Award-win­ning Latino poet José B. González reads tonight at Arts Cafe Mys­tic


He’s the per­fect ex­am­ple of the lo­cal kid made good. He grad­u­ated from New Lon­don High School and Bryant Univer­sity, scored a master’s at Brown and his PhD from the Univer­sity of Rhode Is­land, is a Full­bright Scholar and pro­fes­sor of English at the Coast Guard Academy — and lives with his fam­ily just down the road in Quaker Hill. He’s also an award-win­ning poet and an in­ter­na­tion­ally-renowned and sought-af­ter in­spi­ra­tional speaker. Il­lus­tra­tions by Nor­man Rock­well, right? Of course, that’s not the com­plete story. His name is José B. González, and he was born in El Salvador at the height of that coun­try’s civil war — when 75,000 ci­ti­zens were killed in 12 months — and lived in a San Salvador hous­ing project in the heart of the vi­o­lence. His par­ents had em­i­grated to the U.S. to find jobs, and González joined them in New Lon­don at the age of 8 — a fright­ened, emo­tion­ally frag­ile, ten­ta­tively ex­cited boy who couldn’t speak English.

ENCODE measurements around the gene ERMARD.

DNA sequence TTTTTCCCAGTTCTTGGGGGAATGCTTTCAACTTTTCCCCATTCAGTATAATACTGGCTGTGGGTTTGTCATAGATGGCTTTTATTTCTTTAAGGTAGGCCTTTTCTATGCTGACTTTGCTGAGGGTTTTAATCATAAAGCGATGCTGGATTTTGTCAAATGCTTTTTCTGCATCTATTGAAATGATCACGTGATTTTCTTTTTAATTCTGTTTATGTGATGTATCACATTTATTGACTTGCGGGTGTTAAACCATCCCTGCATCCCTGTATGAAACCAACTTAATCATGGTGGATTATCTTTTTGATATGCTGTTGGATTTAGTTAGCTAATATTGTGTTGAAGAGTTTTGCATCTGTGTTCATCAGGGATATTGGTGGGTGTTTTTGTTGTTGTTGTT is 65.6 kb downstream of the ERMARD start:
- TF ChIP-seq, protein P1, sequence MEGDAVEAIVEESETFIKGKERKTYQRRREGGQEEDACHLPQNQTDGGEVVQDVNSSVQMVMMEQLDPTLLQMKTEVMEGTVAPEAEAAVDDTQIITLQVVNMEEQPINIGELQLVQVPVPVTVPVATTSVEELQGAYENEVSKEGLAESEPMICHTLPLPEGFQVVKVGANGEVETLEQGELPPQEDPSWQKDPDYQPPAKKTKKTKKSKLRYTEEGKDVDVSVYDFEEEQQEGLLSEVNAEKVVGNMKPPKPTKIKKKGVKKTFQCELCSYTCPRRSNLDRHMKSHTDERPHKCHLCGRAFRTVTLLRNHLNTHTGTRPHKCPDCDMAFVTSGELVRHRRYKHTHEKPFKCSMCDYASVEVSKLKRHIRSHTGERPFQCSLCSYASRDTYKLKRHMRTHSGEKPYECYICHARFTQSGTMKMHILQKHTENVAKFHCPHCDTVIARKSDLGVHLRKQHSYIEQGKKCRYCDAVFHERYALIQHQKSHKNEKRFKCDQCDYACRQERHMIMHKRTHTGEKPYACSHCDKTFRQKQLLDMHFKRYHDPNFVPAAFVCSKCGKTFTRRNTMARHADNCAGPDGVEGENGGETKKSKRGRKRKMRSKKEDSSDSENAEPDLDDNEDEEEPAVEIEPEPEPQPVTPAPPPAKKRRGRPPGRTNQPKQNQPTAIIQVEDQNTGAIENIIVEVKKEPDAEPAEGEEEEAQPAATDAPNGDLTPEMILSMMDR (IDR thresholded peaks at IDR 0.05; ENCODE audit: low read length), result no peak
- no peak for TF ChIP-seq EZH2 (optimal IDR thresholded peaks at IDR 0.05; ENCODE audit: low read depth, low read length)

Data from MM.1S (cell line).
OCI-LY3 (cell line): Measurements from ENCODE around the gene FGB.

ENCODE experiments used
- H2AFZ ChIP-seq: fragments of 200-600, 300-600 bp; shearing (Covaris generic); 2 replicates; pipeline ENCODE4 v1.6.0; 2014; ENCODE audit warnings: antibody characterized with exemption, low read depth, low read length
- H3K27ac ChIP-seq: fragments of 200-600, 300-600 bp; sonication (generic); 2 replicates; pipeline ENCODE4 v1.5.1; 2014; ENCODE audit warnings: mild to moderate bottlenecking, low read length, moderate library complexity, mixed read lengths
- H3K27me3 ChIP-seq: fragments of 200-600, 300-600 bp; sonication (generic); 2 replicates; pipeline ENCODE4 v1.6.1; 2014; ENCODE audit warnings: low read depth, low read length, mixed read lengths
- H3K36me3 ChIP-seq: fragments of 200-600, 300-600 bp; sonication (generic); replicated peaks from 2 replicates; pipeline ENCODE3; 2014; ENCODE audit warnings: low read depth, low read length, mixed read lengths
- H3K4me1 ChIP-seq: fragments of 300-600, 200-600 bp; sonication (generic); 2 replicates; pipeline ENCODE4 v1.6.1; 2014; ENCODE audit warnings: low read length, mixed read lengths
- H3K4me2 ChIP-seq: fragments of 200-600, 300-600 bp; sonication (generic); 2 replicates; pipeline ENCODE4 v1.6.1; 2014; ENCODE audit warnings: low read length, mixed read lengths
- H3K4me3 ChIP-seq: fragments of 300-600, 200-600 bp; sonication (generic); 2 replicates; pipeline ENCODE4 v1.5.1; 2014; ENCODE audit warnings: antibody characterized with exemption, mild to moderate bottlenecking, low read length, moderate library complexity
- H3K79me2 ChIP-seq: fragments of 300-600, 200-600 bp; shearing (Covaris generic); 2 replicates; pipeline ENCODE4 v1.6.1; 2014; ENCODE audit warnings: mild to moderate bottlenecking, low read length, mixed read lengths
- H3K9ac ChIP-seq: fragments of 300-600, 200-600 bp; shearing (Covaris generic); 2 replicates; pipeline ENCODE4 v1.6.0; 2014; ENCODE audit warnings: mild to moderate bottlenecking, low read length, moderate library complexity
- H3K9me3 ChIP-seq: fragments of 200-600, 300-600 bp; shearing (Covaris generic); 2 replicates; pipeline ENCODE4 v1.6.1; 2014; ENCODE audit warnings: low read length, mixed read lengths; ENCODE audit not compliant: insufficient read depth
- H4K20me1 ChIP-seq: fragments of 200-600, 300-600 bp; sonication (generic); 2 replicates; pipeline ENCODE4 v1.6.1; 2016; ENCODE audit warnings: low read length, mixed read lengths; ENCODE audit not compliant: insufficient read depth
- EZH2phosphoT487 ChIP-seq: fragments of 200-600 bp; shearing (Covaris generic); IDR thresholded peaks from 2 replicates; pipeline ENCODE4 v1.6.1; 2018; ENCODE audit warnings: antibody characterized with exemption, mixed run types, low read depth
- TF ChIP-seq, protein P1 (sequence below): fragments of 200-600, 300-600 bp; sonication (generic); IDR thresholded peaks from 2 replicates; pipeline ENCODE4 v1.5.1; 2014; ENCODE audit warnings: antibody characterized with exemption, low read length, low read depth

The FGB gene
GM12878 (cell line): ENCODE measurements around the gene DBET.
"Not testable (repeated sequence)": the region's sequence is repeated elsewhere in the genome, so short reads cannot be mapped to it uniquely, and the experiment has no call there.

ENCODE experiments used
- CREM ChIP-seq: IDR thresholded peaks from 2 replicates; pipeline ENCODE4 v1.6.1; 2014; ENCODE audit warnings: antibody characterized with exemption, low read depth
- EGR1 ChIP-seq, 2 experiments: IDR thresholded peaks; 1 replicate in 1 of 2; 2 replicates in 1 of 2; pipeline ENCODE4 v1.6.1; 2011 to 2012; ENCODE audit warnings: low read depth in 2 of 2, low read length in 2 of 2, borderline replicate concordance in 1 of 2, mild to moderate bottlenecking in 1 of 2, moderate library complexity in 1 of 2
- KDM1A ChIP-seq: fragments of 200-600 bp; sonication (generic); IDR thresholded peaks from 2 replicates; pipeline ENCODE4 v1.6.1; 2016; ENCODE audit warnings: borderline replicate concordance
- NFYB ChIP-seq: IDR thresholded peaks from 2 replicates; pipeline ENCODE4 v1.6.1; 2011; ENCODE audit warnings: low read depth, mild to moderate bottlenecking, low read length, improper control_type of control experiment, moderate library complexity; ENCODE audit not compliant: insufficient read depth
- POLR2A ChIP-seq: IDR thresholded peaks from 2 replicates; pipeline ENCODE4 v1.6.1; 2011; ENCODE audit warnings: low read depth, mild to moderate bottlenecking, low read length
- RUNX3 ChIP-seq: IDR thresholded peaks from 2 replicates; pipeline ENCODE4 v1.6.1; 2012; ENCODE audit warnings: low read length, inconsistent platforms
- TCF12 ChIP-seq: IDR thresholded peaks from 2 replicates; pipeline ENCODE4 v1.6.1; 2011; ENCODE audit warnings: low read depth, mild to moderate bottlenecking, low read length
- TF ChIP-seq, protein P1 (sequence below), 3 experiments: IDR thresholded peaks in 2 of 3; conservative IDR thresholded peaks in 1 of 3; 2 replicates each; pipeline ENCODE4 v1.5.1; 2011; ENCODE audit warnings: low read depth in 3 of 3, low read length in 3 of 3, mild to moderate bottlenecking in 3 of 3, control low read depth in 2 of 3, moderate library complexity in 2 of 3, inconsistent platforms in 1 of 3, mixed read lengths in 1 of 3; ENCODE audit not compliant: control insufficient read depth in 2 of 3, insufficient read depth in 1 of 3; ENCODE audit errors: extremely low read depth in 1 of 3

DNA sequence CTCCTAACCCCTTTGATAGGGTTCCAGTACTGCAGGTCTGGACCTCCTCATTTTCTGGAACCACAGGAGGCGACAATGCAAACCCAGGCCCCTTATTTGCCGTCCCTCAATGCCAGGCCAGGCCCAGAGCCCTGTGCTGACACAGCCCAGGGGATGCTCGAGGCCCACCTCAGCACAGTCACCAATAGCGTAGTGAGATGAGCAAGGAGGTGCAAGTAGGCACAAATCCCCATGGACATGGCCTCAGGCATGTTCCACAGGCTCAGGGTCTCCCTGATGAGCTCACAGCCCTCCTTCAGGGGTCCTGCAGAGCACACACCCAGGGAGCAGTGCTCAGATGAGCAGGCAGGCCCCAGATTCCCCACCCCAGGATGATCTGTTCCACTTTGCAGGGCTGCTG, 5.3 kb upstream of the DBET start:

The years since González’ ar­rival in Amer­ica were re­mark­able and com­plex and are tes­ta­ments to dis­ci­pline, re­solve and, al­ways, his dreams. He learned English and nav­i­gated the cul­tural tightrope of his eth­nic­ity, and one of the defin­ing ways González nav­i­gated his evolv­ing ex­pe­ri­ences was through the ther­a­peu­tic prop­er­ties of the writ­ten word — specif­i­cally, poetry.